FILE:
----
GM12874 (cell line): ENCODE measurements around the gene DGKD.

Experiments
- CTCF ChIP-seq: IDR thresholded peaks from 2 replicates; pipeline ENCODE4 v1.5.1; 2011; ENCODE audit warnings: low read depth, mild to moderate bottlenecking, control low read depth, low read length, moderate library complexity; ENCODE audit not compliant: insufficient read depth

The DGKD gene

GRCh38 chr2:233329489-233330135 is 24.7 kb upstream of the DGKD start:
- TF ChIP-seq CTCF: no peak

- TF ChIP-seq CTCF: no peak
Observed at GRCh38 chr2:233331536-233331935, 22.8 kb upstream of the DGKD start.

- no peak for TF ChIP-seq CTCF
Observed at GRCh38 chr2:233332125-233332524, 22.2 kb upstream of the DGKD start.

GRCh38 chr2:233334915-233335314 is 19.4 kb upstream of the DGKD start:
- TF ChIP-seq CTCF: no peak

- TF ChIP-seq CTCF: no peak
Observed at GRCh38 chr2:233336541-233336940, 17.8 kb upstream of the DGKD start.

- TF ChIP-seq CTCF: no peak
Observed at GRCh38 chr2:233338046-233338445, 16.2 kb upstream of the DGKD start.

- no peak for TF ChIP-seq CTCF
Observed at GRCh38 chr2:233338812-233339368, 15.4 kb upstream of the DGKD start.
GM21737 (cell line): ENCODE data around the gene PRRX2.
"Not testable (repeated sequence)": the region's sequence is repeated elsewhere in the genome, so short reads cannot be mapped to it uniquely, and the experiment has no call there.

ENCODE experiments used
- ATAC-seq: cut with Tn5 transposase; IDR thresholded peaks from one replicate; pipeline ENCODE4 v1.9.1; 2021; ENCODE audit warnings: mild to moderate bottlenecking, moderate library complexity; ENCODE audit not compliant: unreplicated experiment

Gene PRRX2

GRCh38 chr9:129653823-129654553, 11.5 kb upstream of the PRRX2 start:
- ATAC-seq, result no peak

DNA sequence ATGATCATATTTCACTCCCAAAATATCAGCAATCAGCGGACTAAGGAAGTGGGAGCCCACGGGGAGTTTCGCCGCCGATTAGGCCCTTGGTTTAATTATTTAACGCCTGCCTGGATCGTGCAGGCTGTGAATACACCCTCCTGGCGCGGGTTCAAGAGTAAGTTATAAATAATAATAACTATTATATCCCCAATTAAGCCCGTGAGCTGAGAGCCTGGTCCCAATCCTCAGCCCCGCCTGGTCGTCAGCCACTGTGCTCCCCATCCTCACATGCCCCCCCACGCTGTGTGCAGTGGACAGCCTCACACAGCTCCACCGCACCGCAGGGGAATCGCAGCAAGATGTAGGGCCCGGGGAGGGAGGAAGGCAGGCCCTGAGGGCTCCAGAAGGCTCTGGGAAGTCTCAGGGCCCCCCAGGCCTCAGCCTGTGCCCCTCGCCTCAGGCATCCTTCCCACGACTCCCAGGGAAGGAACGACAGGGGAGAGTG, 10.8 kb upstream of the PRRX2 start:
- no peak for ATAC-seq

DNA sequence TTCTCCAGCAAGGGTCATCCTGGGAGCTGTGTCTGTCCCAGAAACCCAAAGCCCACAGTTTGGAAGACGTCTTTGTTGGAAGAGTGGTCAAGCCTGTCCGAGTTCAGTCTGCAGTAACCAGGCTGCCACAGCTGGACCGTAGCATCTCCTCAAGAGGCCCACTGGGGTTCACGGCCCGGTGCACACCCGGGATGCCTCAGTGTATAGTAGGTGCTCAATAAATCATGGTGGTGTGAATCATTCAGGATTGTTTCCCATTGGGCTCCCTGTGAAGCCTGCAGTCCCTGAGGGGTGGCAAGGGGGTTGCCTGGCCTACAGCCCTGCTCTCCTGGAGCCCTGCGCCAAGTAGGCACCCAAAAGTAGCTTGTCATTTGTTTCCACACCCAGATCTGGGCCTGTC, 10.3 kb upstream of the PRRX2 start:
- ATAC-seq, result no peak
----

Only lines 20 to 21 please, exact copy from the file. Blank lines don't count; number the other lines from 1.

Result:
"Not testable (repeated sequence)": the region's sequence is repeated elsewhere in the genome, so short reads cannot be mapped to it uniquely, and the experiment has no call there.

ENCODE experiments used